DST is a waste of money

From the Wall St Journal: Up until two years ago, only 15 of Indiana’s 92 counties set their clocks an hour ahead in the spring and an hour back in the fall. The rest stayed on standard time all year, in part because farmers resisted the prospect of having to work an extra hour in the morning dark. But many residents came to hate falling in and out of sync with businesses and residents in neighboring states and prevailed upon the Indiana Legislature to put the entire state on daylight-saving time beginning in the spring of 2006.

The television will be revolutionized

Digital TV means crystal clear reception from an $8 wire loop antenna. It means beautiful sharp images a meter across with no visible scan lines. It also means occasionally having to reboot your television. It’s just the way things are. I have to reboot my cellphone every day or so, or a memory leak eventually causes it to crash. I have to reboot the printer once a month or so. Our answering machine has needed rebooting a few times, too, and the other day I rebooted the car.

A fluffy tale

Squirrels don’t hibernate during winter, but they do slow down their metabolism to conserve energy. Research suggests that their immune systems partially shut down as a result. Perhaps for this reason, squirrels often develop mange in winter.

Our resident alpha squirrel, Blacktip, developed a bad case of fur loss over winter. It started on his neck and chest, but soon spread to his belly and thighs, leaving him pink and itchy. Apparently squirrels usually recover on their own once spring arrives, but this particular critter showed no signs of getting better. I took the feed box away so he wouldn’t spread whatever it was to the other squirrels, and considered my options.

After reading everything I could find on the Internet about squirrel fur loss, it seemed pretty clear that the culprit in this case was notoedric mange–the symptoms matched exactly. Further research revealed that there is a common animal parasite medication that is used to treat notoedric mange in squirrels, as well as in rabbits, rats, and other small mammals. It was pretty cheap, too. The information available on the net suggested weekly doses, for a period of 2-3 weeks. It seemed doable.

So let me tell you about this house thing…

When we arrived in Austin at the end of October, we didn’t expect major problems finding a house. During our visit in April we had spent an afternoon with a real estate agent, and had seen a number of suitable houses. Sure enough, the first day we went house hunting, sara walked into a place and immediately thought “This is it.” We went back when I had finished work, and I agreed.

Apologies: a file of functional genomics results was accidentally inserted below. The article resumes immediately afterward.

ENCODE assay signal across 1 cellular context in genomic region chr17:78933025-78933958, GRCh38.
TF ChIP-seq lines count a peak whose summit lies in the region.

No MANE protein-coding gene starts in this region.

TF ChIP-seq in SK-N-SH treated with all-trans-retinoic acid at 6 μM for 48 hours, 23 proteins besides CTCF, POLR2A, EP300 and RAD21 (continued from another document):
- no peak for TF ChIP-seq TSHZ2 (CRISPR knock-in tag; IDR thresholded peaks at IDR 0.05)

Do PowerMacs dream of electric bills?

People often wonder if they should turn their computer off, or leave it on but put it into “sleep mode”. I decided to do some analysis a while back, here are the results. If you look up the specs, a Sawtooth Power Mac G4 in deep sleep uses about 4 watts of electricity. In MA you pay $0.04823 per kWh, so it costs 4 / 1000 kW * 24 hours * 365 days * $0.

Vegas Day 3: The Hoover Dam

I’d always wanted to see a dam, and as dams go, they don’t come much bigger than the Hoover Dam. Named after Herbert, rather than the more infamous J. Edgar, it’s possibly the most impressive piece of structural engineering of the 20th Century. Hoover gets the credit because as well as being a politician, he was a former engineer, and arranged the contracts between 7 different US states which would allow the project to go ahead.

Our secret is out

I think it is effective to cure or prevent depression and become happy-healthy-efficient that you constrict anus 100 times in succession and dent navel 100 times in succession everyday following the life style of long-lived British as possible. […] I have known 70 year old man who has practiced it for 20 years. His eyes sparkle. He is full of vigor, happiness and joy. His eyes sparkle. He has neither complained nor born a grudge under any circumstance.

Busy with optical media

Spent Friday morning clearing up a random disaster… some legacy application that suddenly needed to go out on CD, that had never been designed to run on read-only media. Then I went to the MIT lunch trucks. I spent the afternoon continuing to learn J2EE and SQL. I now have a simple user registration / login application written, which uses request dispatch and HTML files for look and feel. The book I’m learning from is OK on the Java stuff, but does a really poor job of teaching good systems design; they have all their HTML shoved into the servlets.

Trip report, day 1

In retrospect, it was my own damn fault. I should have gone for the peppermint. But no, I chose the raspberry Earl Grey, which is apparently full of caffeine. That, combined with worrying about the day to come, meant that I only got around four hours of actual sleep on Saturday night. Sunday morning, the taxi didn’t quite turn up. In spite of the fact that I had spelled out the street name, somehow the house number had been omitted again.

Russia Day 9

On the train in the morning, Olga tells us another Russian joke: Q: What should we do if the Americans launch a massive nuclear attack? A: Wrap yourself in a white sheet, and crawl very, very quietly to the graveyard. Q: But why must we crawl quietly? A: So as not to start a panic. The train is actually more luxurious than the sleeper train we traveled on in Italy. However, there are no straps or railings to prevent you from rolling off the upper bunk beds, and I don’t get much sleep.